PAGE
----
Gold studies on the Indian Ocean- West Philippine/ South China Sea world system have tended to focus on global and often homogenous patterns in the fields of archaeology and history. However, there is increasing interest in pursuing the gold studies by starting from the putative ‘peripheries’ from where gold nuggets were mined in crude tunnels or panned in streams. Remote Sensing the Margins of the Gold Trade shows how Igorot societies negotiated their peripherality in the expansive porcelain-for-gold exchange system that was creeping onto their shores. The research looks at how the Igorot miners practiced their agency through their participation in tabu-tabuans or evanescent market encounter at the coastal trading centers. The findings are based on multiscalar and multidisciplinary analyses using regional GIS data, high resolution multispectral satellite remote sensing data, ethnographic data, primary and secondary written historical data, archival maps and images, oral tradition data, and archaeological data on the Early Historical to Historical period.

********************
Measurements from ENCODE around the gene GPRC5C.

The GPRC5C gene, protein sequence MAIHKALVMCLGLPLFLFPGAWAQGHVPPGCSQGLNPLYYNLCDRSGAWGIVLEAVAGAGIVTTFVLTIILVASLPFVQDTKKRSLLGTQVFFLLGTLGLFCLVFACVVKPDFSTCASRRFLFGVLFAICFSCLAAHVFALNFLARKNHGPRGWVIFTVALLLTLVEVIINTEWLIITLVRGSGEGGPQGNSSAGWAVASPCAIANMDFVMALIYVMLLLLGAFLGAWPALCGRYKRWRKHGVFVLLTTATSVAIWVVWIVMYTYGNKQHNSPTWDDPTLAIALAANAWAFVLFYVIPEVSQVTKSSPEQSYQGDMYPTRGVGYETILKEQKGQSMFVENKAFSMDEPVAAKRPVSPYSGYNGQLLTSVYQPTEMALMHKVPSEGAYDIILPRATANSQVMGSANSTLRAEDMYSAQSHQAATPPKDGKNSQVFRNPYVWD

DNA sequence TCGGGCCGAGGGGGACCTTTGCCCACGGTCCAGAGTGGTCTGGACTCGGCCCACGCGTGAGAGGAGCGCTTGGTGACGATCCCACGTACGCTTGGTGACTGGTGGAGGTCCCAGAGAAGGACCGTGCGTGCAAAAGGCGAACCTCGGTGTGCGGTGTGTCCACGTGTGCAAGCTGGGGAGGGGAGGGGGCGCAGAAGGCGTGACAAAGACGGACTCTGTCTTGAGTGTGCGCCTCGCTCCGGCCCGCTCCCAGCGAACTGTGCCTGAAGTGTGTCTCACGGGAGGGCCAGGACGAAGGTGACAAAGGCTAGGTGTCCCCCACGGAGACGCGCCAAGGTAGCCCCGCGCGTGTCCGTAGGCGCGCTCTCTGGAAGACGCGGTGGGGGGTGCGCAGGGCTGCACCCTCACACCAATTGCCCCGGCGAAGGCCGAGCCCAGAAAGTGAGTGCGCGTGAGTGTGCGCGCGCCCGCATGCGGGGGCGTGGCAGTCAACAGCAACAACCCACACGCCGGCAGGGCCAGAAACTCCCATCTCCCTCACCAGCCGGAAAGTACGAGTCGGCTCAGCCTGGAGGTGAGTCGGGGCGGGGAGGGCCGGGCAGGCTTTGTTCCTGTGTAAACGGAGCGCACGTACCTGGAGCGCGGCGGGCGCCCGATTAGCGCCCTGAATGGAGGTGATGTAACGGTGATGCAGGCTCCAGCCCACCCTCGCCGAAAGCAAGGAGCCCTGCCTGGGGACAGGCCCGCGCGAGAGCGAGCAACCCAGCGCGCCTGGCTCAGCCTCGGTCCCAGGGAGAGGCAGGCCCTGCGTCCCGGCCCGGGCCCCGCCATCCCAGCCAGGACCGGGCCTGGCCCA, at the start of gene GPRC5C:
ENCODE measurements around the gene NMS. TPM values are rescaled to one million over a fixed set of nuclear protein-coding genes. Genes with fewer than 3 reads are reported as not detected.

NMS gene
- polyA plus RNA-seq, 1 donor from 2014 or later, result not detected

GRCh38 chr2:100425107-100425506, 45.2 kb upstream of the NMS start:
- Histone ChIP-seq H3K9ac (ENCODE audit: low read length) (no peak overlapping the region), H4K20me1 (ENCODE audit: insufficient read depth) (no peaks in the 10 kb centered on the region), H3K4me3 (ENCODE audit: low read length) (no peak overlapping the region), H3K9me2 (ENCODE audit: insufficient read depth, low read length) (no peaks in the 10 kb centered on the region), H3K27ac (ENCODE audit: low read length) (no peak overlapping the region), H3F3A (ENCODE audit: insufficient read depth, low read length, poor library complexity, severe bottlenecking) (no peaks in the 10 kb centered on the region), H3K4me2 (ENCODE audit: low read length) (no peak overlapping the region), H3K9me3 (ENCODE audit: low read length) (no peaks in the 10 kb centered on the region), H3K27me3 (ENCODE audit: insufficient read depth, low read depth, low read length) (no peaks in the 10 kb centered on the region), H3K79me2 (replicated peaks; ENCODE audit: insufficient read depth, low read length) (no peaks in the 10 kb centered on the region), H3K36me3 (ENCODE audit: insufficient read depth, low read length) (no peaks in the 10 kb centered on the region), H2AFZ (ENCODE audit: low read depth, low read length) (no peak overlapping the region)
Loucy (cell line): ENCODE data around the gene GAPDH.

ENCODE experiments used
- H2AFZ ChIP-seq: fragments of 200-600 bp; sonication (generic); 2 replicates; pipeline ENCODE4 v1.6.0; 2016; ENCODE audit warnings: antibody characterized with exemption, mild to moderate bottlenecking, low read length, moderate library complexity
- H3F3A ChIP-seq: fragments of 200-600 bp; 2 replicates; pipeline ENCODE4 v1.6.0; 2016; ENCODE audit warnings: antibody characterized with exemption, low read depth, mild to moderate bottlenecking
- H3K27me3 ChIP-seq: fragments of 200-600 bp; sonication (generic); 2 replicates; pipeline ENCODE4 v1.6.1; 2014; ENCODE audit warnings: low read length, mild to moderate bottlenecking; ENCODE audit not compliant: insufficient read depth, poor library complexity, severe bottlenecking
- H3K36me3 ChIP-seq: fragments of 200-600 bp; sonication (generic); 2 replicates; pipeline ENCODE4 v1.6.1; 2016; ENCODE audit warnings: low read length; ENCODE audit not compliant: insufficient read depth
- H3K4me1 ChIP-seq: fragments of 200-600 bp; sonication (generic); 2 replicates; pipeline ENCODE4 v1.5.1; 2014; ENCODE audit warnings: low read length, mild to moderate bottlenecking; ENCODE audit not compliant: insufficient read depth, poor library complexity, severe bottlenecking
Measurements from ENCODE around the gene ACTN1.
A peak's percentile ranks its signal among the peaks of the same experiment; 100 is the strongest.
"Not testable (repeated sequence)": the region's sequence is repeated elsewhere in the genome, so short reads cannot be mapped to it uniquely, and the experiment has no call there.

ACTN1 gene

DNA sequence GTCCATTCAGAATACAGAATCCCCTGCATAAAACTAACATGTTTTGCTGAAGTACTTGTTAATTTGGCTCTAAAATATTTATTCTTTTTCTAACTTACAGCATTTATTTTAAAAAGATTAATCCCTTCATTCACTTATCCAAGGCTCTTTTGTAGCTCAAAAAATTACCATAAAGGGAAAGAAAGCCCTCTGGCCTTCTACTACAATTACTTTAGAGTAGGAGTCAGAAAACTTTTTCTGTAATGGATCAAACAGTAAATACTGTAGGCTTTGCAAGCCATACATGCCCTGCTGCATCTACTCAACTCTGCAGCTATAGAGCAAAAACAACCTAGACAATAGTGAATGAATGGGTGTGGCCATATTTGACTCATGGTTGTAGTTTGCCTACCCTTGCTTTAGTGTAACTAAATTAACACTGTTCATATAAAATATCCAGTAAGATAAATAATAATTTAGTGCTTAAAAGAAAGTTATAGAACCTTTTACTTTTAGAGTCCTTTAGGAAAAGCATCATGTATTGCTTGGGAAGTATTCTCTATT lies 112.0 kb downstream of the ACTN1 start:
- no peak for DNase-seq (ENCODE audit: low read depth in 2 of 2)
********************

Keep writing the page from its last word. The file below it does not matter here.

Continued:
Michael Armand P. Canilao is Associate Professor with the Archaeological Studies Program, University of the Philippines Diliman (UPD). He completed his Doctorate in Anthropology at the University of Illinois in Chicago. In studying early gold, he utilises multiscalar and regional approaches including remote sensing systems and geographic information systems.
‘This project is terrific: its incorporation of historical texts, historical photographic images, and satellite data and GIS analysis of terrain and trails is excellent, original, and well presented.’ Dr Robert E. Murowchick, Boston University
‘This is a unique treatment of the role of gold in Philippine history and maritime exchange during the early modern period.’ Dr Stephen Acabado, UCLA